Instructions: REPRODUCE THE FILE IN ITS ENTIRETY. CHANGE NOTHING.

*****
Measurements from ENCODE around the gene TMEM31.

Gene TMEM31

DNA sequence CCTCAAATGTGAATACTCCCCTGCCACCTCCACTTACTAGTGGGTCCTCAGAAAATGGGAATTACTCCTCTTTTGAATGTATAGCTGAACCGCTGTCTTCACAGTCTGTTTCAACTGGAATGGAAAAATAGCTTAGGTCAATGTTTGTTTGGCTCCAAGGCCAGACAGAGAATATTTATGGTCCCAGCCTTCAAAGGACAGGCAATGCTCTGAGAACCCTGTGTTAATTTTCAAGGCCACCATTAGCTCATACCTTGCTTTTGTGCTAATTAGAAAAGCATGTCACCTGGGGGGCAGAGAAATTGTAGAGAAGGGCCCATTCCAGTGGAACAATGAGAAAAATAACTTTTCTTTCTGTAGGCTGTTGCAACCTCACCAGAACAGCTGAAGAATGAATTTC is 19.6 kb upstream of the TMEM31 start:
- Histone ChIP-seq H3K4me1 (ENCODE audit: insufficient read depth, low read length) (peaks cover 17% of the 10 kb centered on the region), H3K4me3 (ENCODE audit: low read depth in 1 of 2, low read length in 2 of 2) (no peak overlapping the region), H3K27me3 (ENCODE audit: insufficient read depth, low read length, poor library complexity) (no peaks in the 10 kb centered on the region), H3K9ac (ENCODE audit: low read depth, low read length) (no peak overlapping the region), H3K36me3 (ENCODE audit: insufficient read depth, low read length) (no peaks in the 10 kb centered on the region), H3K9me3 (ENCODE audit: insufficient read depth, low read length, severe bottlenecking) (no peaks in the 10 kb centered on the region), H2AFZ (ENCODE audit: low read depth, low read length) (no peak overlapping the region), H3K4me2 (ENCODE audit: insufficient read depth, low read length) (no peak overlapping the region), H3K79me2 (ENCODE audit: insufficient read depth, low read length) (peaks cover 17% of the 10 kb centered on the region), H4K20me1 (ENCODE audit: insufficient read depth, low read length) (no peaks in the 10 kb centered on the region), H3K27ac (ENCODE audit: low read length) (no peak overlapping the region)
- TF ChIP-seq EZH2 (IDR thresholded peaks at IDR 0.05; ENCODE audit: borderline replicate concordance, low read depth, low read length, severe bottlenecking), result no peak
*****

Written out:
Measurements from ENCODE around the gene TMEM31.

Gene TMEM31

DNA sequence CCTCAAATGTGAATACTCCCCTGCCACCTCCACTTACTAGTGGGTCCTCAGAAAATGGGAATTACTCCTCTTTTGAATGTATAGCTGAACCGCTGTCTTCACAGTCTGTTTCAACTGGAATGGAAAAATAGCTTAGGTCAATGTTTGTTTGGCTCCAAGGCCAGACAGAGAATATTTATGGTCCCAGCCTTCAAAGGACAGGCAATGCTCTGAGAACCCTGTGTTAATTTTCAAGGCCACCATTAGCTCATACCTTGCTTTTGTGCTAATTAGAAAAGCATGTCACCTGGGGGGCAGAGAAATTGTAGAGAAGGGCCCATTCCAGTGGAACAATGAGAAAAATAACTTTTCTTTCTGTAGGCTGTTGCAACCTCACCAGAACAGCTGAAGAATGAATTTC is 19.6 kb upstream of the TMEM31 start:
- Histone ChIP-seq H3K4me1 (ENCODE audit: insufficient read depth, low read length) (peaks cover 17% of the 10 kb centered on the region), H3K4me3 (ENCODE audit: low read depth in 1 of 2, low read length in 2 of 2) (no peak overlapping the region), H3K27me3 (ENCODE audit: insufficient read depth, low read length, poor library complexity) (no peaks in the 10 kb centered on the region), H3K9ac (ENCODE audit: low read depth, low read length) (no peak overlapping the region), H3K36me3 (ENCODE audit: insufficient read depth, low read length) (no peaks in the 10 kb centered on the region), H3K9me3 (ENCODE audit: insufficient read depth, low read length, severe bottlenecking) (no peaks in the 10 kb centered on the region), H2AFZ (ENCODE audit: low read depth, low read length) (no peak overlapping the region), H3K4me2 (ENCODE audit: insufficient read depth, low read length) (no peak overlapping the region), H3K79me2 (ENCODE audit: insufficient read depth, low read length) (peaks cover 17% of the 10 kb centered on the region), H4K20me1 (ENCODE audit: insufficient read depth, low read length) (no peaks in the 10 kb centered on the region), H3K27ac (ENCODE audit: low read length) (no peak overlapping the region)
- TF ChIP-seq EZH2 (IDR thresholded peaks at IDR 0.05; ENCODE audit: borderline replicate concordance, low read depth, low read length, severe bottlenecking), result no peak